Selama kurang lebih 8 hari nge'camp' di tambak yang panasnya minta ampun kalau siang dan kalau malam nyamuknya minta maaf banyaknya, tugasku sebagai volunteer lapangan adalah membantu tim WCS untuk survei flu burung yang objeknya adalah burung pantai (makanya lokasinya di tambak yang dekat laut). Siang hari pasang jaring, malam harinya patroli kalau ada burung yang nyangkut. Trus kalo ada yang nyangkut, ditangkep, dibawa ke lab (gubuk kecil yang dijadiin lab sementara). Nah trus di dalam lab, si burung diinterogasi, eh gak ding, tapi ditimbang, diukur panjang badan, paruh, sayap, dll, lalu diambil sampel darahnya dan sampel usapan kloaka. Terakhir sebelum dilepas (iya donk harus dikembalikan lagi ke alam), si burung dipasang'in bendera kecil di kakinya dengan warna dan kode tertentu, kemudian dia lulus dan bebas lagi (wah hebat aku masih ingat detailnya).

Dibayar? Iya tapi gak pake duit. Saat itu mungkin aku hanya merasa senang karena ilmu biologiku terpakai, dapat teman baru, dan pengalaman yang benar-benar baru. Namun apa yang kudapat setelah itu tidak pernah terbayang sebelumnya.

Jadi saat itu konsep volunteer yang pertama kali tersusun dalam kepalaku adalah - mereka yang secara sukarela (rela dan senang hati) memberikan tenaga, pikiran, dan waktu yang dimiliki secara sadar karena mereka mau dan mampu demi tercapainya sebuah tujuan. Hal yang harus digaris bawahi adalah 'tanpa pamrih dan imbalan', kalaupun ada imbalannya itu adalah bonus dan apresiasi atas komitmen kita. Dan bonus apa yang kita dapat seringkali lebih besar daripada yang pernah kita bayangkan. Utopis? nggak lah, karena aku sudah mengalaminya sendiri.

Lalu sejak saat itu sepertinya kata 'volunteer' gak mau pergi jauh-jauh dariku. Tahun 2008 aku ke Jakarta dan secara tak sengaja 'kecemplung' di sebuah komunitas lingkungan berbasis volunteer bernama Jakarta Green Monster (JGM) dan dipercaya menjadi koordinator volunteer yang (secara sukarela) mengurus kurang lebih 300 volunteer JGM dengan berbagai kegiatan. Sempat stress juga sih memang tapi gara-gara menjadi volunteer itu, aku lalu diterima di KEHATI, salah satu NGO besar di Indonesia, dipercaya untuk mengelola sebuah komunitas anak muda bernama Teens Go Green, tanpa wawancara dan tak terasa sekarang sudah 3 tahun aku bekerja. Itulah yang namanya bonus.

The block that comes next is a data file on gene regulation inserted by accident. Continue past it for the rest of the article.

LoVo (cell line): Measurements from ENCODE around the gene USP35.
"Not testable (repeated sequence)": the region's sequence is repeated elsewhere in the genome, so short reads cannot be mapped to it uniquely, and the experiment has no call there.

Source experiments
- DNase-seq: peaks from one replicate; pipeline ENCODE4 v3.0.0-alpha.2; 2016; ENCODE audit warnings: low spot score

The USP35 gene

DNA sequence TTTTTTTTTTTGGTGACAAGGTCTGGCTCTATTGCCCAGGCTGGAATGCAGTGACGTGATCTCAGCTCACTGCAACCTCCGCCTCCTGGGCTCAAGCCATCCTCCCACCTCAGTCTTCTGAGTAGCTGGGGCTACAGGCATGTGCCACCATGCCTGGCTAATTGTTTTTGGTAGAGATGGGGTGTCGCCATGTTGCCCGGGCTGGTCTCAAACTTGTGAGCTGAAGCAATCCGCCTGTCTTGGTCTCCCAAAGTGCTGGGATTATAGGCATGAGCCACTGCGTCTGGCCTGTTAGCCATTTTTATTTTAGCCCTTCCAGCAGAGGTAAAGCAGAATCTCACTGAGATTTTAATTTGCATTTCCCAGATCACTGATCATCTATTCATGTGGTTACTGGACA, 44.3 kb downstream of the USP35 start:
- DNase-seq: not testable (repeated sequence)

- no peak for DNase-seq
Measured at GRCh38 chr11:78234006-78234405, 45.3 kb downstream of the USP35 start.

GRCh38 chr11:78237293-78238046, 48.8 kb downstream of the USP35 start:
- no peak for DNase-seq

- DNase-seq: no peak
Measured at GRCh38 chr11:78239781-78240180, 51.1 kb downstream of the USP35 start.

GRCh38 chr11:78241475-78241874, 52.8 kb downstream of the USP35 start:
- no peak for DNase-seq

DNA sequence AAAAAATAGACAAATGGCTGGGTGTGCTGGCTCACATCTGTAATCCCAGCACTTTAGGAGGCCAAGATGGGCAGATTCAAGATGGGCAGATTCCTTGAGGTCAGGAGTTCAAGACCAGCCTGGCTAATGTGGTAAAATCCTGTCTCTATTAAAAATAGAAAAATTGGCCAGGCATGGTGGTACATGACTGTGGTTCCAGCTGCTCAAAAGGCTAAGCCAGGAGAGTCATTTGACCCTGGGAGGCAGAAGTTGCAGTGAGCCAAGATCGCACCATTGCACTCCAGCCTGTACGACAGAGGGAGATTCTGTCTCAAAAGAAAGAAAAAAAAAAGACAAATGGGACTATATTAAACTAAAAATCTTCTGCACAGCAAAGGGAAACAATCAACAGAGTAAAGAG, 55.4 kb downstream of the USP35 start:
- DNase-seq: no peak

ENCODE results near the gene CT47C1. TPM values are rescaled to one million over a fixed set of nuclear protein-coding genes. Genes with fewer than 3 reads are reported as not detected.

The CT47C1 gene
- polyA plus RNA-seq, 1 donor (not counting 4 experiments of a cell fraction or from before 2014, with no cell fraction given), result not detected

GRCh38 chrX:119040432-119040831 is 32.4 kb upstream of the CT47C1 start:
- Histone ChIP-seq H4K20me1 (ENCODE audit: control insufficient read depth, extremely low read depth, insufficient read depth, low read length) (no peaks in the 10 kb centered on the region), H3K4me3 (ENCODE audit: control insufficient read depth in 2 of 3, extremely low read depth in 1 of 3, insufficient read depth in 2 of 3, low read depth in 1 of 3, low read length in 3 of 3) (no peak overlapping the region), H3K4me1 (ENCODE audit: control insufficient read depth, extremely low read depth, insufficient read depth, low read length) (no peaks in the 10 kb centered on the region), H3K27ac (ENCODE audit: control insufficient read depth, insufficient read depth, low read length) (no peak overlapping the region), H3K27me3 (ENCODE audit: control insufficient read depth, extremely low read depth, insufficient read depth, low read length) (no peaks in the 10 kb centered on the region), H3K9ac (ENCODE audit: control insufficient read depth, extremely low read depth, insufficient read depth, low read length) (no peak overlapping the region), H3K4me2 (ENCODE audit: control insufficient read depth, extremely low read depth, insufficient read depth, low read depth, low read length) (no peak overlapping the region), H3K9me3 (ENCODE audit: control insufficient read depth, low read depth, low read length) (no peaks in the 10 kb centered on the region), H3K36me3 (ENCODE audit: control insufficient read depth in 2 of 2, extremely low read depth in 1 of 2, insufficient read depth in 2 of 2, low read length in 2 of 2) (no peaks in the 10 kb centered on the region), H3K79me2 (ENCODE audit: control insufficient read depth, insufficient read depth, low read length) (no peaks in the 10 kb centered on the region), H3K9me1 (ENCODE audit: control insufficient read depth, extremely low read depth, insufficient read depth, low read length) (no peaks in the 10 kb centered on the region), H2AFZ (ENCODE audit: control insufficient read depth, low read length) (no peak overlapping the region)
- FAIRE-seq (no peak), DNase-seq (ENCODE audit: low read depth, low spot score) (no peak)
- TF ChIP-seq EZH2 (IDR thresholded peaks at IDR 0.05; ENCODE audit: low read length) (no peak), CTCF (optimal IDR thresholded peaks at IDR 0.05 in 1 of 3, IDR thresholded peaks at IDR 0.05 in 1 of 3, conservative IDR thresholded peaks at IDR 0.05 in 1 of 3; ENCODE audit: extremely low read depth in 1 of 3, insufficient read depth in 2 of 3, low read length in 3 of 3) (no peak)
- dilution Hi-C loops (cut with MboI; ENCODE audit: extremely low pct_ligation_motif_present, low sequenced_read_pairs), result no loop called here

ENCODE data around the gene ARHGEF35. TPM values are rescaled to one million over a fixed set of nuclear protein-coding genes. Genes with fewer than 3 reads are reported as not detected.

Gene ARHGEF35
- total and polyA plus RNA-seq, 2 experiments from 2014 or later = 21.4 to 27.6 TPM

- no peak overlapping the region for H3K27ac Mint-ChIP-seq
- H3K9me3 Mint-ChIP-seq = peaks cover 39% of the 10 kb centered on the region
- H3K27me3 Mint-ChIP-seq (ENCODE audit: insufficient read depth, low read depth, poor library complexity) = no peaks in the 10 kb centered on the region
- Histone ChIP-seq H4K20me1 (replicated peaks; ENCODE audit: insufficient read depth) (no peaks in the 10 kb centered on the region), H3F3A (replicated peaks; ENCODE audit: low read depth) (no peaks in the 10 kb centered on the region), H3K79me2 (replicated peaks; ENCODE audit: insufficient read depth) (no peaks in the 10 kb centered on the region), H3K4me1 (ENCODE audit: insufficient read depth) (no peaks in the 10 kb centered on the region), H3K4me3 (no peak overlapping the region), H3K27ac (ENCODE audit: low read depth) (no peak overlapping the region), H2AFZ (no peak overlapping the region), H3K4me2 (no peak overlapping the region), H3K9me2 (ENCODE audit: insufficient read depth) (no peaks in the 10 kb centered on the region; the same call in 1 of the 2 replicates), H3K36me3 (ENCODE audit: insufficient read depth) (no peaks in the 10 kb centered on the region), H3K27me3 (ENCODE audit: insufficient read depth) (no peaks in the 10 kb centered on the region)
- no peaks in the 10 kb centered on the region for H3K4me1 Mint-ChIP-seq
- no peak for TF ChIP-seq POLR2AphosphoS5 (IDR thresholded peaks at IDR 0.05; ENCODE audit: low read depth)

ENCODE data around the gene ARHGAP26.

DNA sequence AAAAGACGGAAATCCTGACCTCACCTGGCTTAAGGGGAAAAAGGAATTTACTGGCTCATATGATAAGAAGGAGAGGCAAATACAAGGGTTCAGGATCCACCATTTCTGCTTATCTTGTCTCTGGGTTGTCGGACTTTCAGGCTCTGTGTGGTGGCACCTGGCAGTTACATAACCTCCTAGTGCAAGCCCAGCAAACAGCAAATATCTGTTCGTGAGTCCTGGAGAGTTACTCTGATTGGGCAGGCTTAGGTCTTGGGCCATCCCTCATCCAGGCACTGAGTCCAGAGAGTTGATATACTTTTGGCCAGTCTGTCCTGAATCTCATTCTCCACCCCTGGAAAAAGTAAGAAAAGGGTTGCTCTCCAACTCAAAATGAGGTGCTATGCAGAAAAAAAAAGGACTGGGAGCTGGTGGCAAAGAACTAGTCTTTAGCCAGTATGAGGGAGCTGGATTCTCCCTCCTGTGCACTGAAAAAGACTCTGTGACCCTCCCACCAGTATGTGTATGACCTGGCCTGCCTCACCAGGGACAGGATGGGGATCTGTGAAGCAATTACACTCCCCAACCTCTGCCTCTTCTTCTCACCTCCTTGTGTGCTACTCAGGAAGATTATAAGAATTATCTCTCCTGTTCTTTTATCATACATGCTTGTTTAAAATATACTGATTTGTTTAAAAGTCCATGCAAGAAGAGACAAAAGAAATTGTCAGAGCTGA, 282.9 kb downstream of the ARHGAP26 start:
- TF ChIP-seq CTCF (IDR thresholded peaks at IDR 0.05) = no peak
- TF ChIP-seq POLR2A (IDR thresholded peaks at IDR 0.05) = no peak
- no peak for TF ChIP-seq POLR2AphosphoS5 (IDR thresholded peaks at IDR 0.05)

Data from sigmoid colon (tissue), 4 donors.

Tahun 2009 lalu aku juga berkesempatan terbang ke Belanda karena buah hasil aktif ber'volunteer di Piagam Bumi (Earth Charter International), dan sampai sekarang aku dipercaya untuk menjalankan posisi sebagai koordinator tim pengelolaan volunteer. Bonus juga kan :) dan itulah nilai lebihnya.

Menjadi volunteer membuatku bisa bertemu dengan banyak orang, kenal berbagai jenis karakter, personality, maupun profesi. Satu hal yang tak kalah penting ketika menjadi volunteer adalah -- Kita belajar berkomitmen, menjadi tahu siapa kita, dimana minat kita, bisa apa kita, dan bagaimana kita bisa mengembangkan keahlian yang kita miliki.

Kita tak hanya belajar bagaimana menghargai orang lain namun juga diri kita sendiri karena sekecil apapun yang kita berikan, bisa jadi hal kecil itu merupakan sesuatu yang begitu besar di mata orang lain.

Ada cerita inspirasi lainnya?? Yuuk berbagi..

Selamat Hari Relawan Sedunia :)
(Senin tengah malam, 5 Desember 2011)

Inspirasi lain tentang volunteer:
http://nationalgeographic.co.id/lihat/berita/2018/penelitian-menunjukkan-relawan-lebih-panjang-umur
http://lifestyle.kompasiana.com/catatan/2011/10/18/yuk-kita-sharing-tentang-relawan/